W3C home > Mailing lists > Public > www-style@w3.org > February 2009

Re: Unicode Normalization

From: Robert J Burns <rob@robburns.com>
Date: Thu, 5 Feb 2009 01:06:05 -0600
Cc: Anne van Kesteren <annevk@opera.com>, Aryeh Gregor <Simetrical+w3c@gmail.com>, public-i18n-core@w3.org, jonathan@jfkew.plus.com, W3C Style List <www-style@w3.org>
Message-Id: <9B6ADF28-41EF-453C-A620-882AFE0B3287@robburns.com>
To: benjo316@gmail.com
Hi Benjamin,

On Feb 4, 2009, at 9:17 PM, Benjamin wrote:

> On Wed, Feb 4, 2009 at 3:07 PM, Robert J Burns <rob@robburns.com>  
> wrote:
>
> 〈this string〉
> 〈this string〉
> 〈this string〉
>
>
> When I copied the three strings to a text editor it did not change  
> the characters; they remained the same.

Same for me, These byte-wise distinctions have been preserved round- 
trip from sending it to the list and getting back in replies. But it  
wouldn't surprise me that John Kew is finding different results (since  
normalizing those characters is permitted by Unicode)

> Also, I can see a difference between the characters; The two  
> brackets at the top and the one on the bottom left are duller, while  
> the other three are sharper. This difference is apparent in both the  
> browser and the text editor(Not sure if it matters, though).

I would say that is a bug in your font. Fonts, by using separate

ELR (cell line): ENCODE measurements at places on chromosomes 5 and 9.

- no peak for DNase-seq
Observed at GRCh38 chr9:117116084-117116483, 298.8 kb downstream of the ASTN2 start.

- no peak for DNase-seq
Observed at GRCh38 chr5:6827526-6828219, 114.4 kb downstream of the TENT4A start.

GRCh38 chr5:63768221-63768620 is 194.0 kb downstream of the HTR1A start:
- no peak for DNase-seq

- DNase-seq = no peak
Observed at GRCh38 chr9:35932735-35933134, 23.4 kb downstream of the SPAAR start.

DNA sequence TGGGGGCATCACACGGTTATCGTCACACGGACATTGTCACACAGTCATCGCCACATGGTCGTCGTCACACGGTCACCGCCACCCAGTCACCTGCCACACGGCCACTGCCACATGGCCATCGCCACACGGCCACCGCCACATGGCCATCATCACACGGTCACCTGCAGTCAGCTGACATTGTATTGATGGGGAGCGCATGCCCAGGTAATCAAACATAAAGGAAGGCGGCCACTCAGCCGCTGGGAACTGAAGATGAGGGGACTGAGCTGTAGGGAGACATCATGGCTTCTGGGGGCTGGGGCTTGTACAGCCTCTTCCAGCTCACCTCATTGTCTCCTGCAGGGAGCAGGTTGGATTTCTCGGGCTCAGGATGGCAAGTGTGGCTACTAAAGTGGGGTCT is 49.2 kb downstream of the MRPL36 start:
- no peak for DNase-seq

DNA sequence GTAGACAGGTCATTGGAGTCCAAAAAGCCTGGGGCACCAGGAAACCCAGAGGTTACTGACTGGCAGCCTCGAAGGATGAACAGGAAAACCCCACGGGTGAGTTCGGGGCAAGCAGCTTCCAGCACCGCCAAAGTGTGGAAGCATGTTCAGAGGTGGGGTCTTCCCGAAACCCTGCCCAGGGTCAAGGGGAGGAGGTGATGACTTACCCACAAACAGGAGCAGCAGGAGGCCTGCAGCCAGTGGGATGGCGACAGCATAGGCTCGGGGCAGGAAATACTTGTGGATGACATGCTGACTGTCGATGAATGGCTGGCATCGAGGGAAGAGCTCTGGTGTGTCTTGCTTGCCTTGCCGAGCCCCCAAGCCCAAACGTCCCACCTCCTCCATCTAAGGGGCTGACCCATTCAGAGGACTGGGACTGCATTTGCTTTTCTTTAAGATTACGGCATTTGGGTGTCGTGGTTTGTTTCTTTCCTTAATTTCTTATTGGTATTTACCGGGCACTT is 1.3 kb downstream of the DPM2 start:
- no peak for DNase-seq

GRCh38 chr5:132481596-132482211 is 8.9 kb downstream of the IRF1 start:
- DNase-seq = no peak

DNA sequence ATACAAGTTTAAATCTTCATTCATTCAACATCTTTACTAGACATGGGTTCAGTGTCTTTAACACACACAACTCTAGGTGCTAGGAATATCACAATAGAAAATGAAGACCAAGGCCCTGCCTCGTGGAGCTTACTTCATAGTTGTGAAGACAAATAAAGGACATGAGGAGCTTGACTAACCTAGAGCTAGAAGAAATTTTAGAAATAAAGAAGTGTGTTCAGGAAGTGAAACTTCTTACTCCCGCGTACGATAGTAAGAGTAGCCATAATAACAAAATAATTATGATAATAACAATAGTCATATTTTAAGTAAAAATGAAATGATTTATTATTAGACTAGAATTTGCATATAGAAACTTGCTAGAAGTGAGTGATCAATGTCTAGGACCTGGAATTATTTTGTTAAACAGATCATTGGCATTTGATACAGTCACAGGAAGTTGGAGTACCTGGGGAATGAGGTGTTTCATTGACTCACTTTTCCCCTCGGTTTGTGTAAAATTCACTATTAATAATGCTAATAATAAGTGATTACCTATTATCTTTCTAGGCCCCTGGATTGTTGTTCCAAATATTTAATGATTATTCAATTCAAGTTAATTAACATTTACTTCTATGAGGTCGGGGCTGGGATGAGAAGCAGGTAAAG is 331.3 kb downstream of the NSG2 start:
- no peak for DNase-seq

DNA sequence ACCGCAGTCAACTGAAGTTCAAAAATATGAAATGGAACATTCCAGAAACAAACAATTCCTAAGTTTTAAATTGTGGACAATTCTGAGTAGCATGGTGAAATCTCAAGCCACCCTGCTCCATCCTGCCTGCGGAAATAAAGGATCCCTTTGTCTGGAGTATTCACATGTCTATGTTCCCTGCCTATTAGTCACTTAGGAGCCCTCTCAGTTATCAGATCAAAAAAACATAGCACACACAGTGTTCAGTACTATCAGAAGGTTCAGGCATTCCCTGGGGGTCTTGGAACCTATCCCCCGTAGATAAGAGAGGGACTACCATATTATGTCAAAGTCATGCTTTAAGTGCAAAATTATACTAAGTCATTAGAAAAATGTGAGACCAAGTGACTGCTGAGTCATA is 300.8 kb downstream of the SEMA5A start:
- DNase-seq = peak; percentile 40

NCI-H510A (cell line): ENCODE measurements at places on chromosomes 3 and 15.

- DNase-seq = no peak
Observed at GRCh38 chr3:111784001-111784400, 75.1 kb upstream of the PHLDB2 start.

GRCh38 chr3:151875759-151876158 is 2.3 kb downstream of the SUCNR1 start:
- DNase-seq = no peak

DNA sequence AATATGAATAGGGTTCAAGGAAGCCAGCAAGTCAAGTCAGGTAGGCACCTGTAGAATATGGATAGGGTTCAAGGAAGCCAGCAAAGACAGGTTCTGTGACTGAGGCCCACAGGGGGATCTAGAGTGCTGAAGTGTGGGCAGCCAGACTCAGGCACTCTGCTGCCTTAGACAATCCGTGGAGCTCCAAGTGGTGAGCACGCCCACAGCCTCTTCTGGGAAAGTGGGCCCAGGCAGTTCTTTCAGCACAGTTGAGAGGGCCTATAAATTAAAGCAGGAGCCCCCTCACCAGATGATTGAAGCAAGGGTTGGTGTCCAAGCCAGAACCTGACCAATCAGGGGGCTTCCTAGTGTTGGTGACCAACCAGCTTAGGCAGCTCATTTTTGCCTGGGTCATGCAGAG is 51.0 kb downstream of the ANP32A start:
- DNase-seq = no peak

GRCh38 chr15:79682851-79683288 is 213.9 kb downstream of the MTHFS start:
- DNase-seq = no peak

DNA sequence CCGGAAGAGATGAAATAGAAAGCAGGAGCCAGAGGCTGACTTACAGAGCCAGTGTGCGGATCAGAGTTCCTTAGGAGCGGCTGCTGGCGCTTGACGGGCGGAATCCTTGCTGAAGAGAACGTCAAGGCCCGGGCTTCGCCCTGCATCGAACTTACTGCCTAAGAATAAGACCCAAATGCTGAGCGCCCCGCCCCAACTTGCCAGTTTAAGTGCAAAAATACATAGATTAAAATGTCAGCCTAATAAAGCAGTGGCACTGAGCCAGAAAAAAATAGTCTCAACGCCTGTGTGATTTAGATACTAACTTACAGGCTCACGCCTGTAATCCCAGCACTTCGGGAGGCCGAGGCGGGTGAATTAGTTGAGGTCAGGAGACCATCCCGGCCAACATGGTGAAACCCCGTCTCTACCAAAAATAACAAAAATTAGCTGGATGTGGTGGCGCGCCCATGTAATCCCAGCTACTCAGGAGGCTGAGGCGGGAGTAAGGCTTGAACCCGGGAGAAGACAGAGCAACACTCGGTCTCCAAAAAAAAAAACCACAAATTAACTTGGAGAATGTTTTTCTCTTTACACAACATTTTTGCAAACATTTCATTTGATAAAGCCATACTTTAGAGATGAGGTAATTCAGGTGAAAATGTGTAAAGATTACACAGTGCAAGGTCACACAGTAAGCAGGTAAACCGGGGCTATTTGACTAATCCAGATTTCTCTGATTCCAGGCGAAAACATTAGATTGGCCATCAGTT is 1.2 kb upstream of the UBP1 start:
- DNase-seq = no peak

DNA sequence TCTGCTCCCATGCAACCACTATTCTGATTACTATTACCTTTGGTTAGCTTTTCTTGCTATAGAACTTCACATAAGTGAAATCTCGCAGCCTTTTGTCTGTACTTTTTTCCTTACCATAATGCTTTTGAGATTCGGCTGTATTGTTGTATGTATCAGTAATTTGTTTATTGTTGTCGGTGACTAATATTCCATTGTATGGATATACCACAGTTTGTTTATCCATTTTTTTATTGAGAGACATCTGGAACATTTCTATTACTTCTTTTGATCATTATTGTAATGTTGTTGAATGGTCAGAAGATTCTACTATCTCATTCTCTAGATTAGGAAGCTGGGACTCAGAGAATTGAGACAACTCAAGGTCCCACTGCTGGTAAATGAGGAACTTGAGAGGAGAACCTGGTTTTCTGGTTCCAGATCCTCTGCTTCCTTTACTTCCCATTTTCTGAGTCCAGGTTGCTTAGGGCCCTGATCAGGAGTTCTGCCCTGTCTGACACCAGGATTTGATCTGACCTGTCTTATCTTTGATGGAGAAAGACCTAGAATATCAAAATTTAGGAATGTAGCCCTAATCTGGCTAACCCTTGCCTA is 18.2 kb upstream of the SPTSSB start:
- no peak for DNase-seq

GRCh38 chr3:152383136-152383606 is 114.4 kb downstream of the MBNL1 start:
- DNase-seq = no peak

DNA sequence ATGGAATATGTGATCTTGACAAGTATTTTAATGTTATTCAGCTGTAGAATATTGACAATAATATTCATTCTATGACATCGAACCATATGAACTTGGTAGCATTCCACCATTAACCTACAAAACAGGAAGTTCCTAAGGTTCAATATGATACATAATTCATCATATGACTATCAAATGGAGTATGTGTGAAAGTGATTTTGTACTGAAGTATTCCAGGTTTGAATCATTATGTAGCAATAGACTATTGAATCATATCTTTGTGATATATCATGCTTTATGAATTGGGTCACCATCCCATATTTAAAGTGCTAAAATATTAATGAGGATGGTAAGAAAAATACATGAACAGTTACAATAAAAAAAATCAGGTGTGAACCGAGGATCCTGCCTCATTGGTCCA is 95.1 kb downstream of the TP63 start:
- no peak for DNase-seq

glyphs for canonically equivalent characters, contribute to the  
confusion authors face when creating content. The glyph distinctions  
lead authors to treat the characters semantically distinct (which  
shouldn't happen). Fonts play an important role in this (on par with  
input systems) since the fonts control the glyphs used. For example if  
a font uses the same glyphs for "½" as the font maker uses for the  
compatibility equivalent sequence "1⁄2", this helps with Unicode  
authoring. It is remarkable how few font makers take minimal amount of  
time necessary to do this. This is a similar problem to font/glyph  
issues outlined earlier by Andrew Cunningham with various African and  
Eastern languages.

My feeling is that these are the types of things we should NOT be  
expecting authors to deal with. The font makers should spend the extra  
time to understand these issues and design their fonts accordingly.  
The input system software developers should do the same. The parsers  
for XML, HTML, CSS, Javascript and so on should normalize strings in a  
way that authors never have to think about these issues with Unicode.

Take care,
Rob
Received on Thursday, 5 February 2009 07:06:45 GMT

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